How Inheritance Affects SSI and SSDI

When planning your wealth legacy, you may have considered leaving assets to a loved one with special needs. Although this generous act can positively influence your loved one’s lifestyle, there are potentially serious consequences. If you have named a loved one who is eligible for disability payments as a beneficiary in your will, you need to consider how those assets may affect your loved one’s ability to continue collecting disability.


Supplemental Security Income and Social Security Disability Insurance offer limited income protection for individuals suffering from an injury or illness who are unable to work. Although SSDI is an entitlement program that anyone who has worked more than a quarter of each of the past 10 years can take advantage of given an approved claim, SSI is a strictly monitored, need-based program. SSI recipients may only keep up to $2,000 in assets before losing eligibility.

Without proper planning, your loved one would have to spend or give away the money immediately to avoid losing SSI, a potentially disastrous turn of events for the person you are trying to protect.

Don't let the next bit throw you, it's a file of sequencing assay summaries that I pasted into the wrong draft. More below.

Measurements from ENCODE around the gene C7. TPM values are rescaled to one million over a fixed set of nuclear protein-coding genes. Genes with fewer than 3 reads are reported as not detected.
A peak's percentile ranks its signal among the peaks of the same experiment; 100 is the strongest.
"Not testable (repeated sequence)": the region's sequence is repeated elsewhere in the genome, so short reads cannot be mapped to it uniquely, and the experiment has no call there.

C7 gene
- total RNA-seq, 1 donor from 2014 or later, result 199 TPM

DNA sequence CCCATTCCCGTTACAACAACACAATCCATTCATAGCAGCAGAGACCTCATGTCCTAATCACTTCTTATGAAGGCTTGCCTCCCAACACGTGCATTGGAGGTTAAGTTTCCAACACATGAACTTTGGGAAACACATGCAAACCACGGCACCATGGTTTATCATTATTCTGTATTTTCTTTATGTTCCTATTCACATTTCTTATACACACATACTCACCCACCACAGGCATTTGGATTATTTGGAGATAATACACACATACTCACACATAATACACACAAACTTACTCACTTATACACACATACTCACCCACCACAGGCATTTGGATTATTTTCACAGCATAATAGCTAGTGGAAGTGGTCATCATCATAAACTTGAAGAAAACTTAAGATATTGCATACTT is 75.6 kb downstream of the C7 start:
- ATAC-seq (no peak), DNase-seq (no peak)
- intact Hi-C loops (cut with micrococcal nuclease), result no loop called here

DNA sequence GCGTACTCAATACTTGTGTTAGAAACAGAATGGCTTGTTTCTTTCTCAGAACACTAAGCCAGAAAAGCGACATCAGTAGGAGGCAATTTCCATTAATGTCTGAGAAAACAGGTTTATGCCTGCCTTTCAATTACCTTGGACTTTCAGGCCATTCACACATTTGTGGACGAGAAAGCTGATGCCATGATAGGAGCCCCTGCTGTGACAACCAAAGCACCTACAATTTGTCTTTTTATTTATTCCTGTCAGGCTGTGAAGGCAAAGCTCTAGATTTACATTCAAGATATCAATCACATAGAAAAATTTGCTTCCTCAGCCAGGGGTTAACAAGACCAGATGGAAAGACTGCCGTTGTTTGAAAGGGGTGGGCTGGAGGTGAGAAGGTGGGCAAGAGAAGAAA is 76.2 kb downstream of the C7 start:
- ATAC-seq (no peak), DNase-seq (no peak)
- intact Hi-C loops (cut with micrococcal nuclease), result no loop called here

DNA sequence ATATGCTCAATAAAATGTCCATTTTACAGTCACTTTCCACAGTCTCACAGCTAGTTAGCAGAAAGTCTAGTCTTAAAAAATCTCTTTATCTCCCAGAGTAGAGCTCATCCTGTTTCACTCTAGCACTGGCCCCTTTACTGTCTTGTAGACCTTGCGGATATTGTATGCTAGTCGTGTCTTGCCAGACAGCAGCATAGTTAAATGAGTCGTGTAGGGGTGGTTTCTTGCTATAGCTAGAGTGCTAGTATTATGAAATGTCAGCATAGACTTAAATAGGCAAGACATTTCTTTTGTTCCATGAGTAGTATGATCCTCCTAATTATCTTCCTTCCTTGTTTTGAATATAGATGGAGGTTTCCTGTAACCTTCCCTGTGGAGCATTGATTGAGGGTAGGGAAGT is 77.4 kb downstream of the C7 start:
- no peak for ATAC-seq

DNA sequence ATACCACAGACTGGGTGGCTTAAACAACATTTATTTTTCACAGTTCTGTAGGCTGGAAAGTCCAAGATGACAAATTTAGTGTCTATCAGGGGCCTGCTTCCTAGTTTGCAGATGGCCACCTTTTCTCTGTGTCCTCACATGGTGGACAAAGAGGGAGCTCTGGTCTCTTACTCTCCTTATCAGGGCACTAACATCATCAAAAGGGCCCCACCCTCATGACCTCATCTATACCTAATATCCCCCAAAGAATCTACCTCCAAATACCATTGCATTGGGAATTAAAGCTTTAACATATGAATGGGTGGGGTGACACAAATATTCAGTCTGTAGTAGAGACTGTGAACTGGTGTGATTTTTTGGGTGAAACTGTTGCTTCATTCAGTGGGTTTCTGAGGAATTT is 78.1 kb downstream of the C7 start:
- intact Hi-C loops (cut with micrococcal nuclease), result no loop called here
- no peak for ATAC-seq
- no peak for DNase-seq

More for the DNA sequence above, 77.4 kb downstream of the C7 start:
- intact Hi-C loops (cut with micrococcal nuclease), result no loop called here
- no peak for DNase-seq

Inheritance Planning for SSI

The good news is that with a little extra planning, you can leave assets to your loved one without harming his ability to collect SSI. The 1993 Omnibus Budget and Reconciliation Act allows the establishment of a special needs trust that benefits an individual receiving SSI without affecting payment eligibility. That means you can order your assets transferred into a trust that names your loved one as a beneficiary.

Your loved one will continue to receive government benefits while also earning the income provided by the trust. In this way, you can assure your wishes are fulfilled while also preventing the unnecessary spending that might occur otherwise.

OBRA includes a payback provision that may require the trust to repay the government agency in full after the death of the trust beneficiary. They must pay for the SSI benefits received during the period the trust was in force. Also, because the rules guiding trust creation are complex, you’ll need to hire an experienced attorney who can assure a smooth transfer.

You’ll also need to determine how the assets will be distributed, name an executor, and provide clear instructions to avoid issues after the trust payments begin.

Preparing the Trust for SSI and SSDI

There is no substitute for expert legal advice. Consulting a qualified and experienced attorney will help you avoid the pitfalls associated with unclear state and federal laws.

Contact the law office of Lisa M. Ritacco if you have questions about SSI or if you’re the future beneficiary of an inheritance.